Go to Hell (and back again?)

Baldur’s Gate: Descent Into Avernus, the latest official Dungeons & Dragons adventure, is out today. If you’re looking for a field trip to Hell to shake things up in your campaign world, look elsewhere — because this is more like an infernal semester abroad.

Standard cover (left) and hobby store-exclusive cover (right)

Priced at $49.95 retail, this 256-page hardcover is available in a standard cover version and a deluxe, soft-finish, game-store only edition emblazoned on front with the grinning skull symbol of Bhaal that will be familiar to those who know the Forgotten Realms city of Baldur’s Gate from the computer games set therein.

Before descending into the lower planes, the players will have tasks to complete in that city (sort of the fantasy equivalent to Batman’s crime-riddled Gotham City) as well as another storied Realms site, Candlekeep — where they will encounter interesting characters and seek the answer to a diabolical puzzle that is only the beginning of their journey, setting them on the path to Hell to avert total catastrophe on earth.

The depths of Hell

Avernus is the first layer of the Nine Hells, so in this adventure you’re barely scratching the surface of the devilish world. Once a deceptive paradise to lure in the tempted, it’s now a war-blasted holocaust thanks to the depredations of the Blood War — the never-ending struggle between Hell’s scheming devils and the demon hordes of the Abyss.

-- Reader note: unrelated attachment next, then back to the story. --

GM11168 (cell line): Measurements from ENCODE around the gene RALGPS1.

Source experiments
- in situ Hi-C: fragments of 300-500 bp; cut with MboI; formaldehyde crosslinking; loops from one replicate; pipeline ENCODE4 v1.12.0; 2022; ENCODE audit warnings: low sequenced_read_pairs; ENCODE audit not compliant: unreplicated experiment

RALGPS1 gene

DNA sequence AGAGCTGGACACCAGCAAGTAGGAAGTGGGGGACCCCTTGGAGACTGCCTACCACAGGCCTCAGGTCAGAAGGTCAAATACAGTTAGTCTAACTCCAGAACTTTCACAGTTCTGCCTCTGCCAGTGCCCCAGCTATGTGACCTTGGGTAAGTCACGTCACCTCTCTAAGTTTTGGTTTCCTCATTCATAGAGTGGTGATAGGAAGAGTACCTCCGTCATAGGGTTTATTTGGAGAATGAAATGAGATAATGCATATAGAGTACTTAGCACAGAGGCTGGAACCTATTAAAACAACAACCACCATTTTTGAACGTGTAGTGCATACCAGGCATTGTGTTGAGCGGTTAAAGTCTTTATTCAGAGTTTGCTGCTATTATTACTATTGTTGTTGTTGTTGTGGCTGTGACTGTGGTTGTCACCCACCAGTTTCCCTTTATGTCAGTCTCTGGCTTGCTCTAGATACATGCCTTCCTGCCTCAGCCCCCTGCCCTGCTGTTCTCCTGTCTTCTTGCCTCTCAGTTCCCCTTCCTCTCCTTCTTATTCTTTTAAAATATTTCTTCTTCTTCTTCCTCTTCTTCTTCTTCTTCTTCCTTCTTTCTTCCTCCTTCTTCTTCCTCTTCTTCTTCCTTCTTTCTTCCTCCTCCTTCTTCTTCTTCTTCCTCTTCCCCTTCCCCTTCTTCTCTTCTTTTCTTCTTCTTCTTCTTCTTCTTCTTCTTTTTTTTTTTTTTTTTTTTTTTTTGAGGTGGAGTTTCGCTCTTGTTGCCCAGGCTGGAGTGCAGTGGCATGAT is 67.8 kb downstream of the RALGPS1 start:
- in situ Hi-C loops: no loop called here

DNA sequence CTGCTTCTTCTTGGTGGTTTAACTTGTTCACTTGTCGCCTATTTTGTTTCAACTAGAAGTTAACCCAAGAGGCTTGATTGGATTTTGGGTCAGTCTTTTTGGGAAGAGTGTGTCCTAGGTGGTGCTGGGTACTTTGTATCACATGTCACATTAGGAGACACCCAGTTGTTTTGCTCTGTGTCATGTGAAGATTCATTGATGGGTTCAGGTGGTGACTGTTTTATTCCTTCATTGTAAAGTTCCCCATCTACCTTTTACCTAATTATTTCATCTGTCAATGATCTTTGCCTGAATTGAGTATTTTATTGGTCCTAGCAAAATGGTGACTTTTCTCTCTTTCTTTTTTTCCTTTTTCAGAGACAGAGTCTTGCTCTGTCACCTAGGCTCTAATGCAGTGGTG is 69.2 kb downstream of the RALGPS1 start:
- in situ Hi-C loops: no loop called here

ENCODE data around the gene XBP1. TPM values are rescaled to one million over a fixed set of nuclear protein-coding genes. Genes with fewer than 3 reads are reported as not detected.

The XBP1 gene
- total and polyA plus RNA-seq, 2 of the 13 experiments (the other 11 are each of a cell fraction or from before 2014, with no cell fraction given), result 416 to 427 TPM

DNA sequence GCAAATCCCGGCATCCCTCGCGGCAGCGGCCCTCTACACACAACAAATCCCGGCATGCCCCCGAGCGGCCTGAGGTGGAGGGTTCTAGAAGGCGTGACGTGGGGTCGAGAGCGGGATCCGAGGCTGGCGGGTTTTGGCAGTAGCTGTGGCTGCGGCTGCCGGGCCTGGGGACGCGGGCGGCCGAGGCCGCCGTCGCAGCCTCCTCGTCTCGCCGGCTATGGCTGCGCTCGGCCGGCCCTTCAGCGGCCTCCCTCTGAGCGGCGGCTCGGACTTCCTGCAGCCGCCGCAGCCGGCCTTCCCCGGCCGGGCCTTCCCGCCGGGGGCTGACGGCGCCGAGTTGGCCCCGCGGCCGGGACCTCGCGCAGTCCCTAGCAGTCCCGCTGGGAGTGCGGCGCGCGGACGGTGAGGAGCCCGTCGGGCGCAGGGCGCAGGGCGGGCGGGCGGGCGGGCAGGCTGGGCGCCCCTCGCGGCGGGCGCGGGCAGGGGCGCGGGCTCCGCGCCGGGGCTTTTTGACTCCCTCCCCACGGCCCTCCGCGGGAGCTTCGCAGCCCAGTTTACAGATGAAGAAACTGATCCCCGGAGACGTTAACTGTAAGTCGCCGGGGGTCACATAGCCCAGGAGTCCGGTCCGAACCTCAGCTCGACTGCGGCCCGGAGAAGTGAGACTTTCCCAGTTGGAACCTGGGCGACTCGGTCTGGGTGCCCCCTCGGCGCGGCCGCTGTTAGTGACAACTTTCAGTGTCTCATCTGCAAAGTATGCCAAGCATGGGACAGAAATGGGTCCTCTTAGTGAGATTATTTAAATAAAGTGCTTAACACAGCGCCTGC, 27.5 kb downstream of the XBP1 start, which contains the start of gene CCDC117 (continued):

Yet even though it’s the tip of Hell’s iceberg, Avernus as fleshed out in this volume is almost a campaign world unto itself, especially when you factor in where the journey begins — the titular city of Baldur’s Gate. Long an icon of the popular Forgotten Realms setting, it gets its most expansive exploration here in print at last for the tabletop D&D roleplaying game, outside of the classic PC games that are now getting re-issued for modern consoles. An entire section of the book serves as a gazetteer for Baldur’s Gate adventures.

In terms of depth, Fifth Edition D&D’s Descent Into Avernus is on par with the “Expedition” series of hardcover adventures from late in the game’s 3.5 Edition, and reminds me much of Expedition to the Demonweb Pits especially in its potential for scheming and planar advancement — and temptation.

Welcome to the metal-ocalypse

Metal has come home to D&D where it belongs. Basically neutered in Second Edition AD&D after the “Satanic Panic” of the ’80s, slowly the game’s infernal traditions have crept back into the game’s lore even as society has largely recognized they were never what the game was about.

The new “infernal war machines” give Avernus a Mad Max flavor, something I didn’t know D&D was missing, and make traversing the wastelands of Hell’s first layer potentially even more exciting. The accompanying rules gibe with other D&D “monsters” and modes of transportation, with options for customization by the players. And there are interesting encounters galore across the war-torn slopes of Avernus — some, quite unexpected and therefore all the more intriguing and engaging.

And the continuing trend of concept art archives can just keep on continuing. The illustrations in this book are a treasure hoard unto themselves, waiting to be explored. Even if you don’t use every damned thing in the sourcebook, there’s no end to the inspiration it can provide.